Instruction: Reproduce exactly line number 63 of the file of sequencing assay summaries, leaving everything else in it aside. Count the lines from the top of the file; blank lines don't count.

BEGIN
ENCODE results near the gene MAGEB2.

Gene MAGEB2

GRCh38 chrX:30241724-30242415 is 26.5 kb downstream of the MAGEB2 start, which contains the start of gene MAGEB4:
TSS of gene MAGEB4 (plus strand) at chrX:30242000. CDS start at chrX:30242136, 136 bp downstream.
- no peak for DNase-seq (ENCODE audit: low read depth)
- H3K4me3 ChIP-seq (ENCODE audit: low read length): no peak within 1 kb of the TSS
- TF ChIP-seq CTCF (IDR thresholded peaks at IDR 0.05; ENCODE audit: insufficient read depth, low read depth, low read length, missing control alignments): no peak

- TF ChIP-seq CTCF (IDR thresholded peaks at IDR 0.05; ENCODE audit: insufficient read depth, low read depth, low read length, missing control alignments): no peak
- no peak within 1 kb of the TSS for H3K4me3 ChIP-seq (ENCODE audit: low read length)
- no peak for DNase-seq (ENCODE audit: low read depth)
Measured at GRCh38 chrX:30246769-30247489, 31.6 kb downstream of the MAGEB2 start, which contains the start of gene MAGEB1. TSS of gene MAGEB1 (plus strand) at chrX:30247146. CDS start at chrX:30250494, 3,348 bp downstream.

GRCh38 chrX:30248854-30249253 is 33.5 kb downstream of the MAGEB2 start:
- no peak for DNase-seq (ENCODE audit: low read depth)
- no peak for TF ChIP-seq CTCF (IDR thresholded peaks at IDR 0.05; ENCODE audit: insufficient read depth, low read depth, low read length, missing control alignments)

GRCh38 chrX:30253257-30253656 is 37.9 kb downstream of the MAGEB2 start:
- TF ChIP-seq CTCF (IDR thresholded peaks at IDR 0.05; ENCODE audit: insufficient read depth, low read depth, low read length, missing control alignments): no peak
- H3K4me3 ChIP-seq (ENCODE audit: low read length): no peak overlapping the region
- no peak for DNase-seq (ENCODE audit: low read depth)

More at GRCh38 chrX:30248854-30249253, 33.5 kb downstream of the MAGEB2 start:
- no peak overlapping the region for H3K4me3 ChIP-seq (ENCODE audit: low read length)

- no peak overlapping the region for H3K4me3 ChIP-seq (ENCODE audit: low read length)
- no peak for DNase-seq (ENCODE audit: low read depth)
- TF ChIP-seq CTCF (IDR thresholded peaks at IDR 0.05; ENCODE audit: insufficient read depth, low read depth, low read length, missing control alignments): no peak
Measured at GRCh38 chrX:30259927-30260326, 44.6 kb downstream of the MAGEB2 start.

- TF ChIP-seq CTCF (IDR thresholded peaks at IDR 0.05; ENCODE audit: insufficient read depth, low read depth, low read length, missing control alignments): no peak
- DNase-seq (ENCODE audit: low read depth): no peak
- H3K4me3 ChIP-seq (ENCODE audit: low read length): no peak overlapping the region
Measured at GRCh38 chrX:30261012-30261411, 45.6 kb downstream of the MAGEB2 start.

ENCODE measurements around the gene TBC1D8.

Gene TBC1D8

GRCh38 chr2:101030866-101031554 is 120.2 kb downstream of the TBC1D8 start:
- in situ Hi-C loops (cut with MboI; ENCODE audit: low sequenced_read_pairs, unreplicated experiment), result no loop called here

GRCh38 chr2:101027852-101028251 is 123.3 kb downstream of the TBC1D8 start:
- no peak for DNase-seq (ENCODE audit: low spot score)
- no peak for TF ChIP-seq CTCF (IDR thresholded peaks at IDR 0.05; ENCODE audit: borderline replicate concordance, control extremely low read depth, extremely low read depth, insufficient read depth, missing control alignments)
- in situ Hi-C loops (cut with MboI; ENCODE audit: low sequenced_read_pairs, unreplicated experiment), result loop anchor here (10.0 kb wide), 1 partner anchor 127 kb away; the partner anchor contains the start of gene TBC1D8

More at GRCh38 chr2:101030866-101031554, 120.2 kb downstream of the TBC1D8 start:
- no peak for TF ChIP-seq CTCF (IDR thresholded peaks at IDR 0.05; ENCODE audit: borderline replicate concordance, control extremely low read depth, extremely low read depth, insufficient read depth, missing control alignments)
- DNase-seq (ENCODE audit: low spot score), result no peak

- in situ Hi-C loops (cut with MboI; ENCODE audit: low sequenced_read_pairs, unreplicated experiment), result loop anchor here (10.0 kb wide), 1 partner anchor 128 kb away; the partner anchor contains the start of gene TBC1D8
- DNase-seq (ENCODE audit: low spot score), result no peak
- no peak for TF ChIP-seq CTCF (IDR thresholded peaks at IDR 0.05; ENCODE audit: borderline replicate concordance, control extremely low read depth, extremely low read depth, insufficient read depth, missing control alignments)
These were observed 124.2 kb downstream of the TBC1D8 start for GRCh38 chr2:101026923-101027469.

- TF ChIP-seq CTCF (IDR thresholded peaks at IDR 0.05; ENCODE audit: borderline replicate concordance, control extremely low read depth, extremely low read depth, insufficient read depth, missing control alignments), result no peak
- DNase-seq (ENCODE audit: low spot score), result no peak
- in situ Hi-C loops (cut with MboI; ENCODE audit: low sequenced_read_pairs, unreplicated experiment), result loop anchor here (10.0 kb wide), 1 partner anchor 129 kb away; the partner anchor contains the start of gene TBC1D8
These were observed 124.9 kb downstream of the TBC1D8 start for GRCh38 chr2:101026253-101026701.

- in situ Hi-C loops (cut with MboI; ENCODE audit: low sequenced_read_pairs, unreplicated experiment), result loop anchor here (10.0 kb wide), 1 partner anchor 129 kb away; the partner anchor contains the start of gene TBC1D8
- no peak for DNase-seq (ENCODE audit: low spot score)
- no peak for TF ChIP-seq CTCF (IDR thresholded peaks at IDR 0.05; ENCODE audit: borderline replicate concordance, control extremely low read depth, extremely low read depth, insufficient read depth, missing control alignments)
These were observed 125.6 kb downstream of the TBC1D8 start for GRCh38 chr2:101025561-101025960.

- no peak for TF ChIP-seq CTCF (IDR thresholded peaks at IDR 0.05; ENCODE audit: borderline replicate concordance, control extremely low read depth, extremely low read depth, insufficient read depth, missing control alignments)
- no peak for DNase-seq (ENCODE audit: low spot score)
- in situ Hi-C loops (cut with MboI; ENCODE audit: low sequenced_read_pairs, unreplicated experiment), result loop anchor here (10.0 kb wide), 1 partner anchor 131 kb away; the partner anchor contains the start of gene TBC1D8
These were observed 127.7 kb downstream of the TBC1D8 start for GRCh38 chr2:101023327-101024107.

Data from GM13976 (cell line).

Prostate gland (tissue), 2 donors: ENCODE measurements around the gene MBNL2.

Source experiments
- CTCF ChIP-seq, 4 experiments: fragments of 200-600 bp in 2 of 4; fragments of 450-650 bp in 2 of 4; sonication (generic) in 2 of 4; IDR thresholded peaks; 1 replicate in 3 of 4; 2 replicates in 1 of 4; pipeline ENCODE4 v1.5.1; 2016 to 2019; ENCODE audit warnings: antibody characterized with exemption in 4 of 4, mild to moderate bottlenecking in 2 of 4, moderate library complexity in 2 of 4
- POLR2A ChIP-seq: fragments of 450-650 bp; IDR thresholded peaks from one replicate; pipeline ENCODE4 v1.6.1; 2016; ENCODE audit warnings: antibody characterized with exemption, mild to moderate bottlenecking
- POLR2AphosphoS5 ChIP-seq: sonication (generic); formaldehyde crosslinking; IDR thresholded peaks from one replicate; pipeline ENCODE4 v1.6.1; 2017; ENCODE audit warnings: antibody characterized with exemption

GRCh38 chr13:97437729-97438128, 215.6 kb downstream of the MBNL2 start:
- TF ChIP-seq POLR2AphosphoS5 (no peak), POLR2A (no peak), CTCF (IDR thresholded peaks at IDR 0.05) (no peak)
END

- TF ChIP-seq POLR2AphosphoS5 (no peak), POLR2A (no peak), CTCF (IDR thresholded peaks at IDR 0.05) (no peak)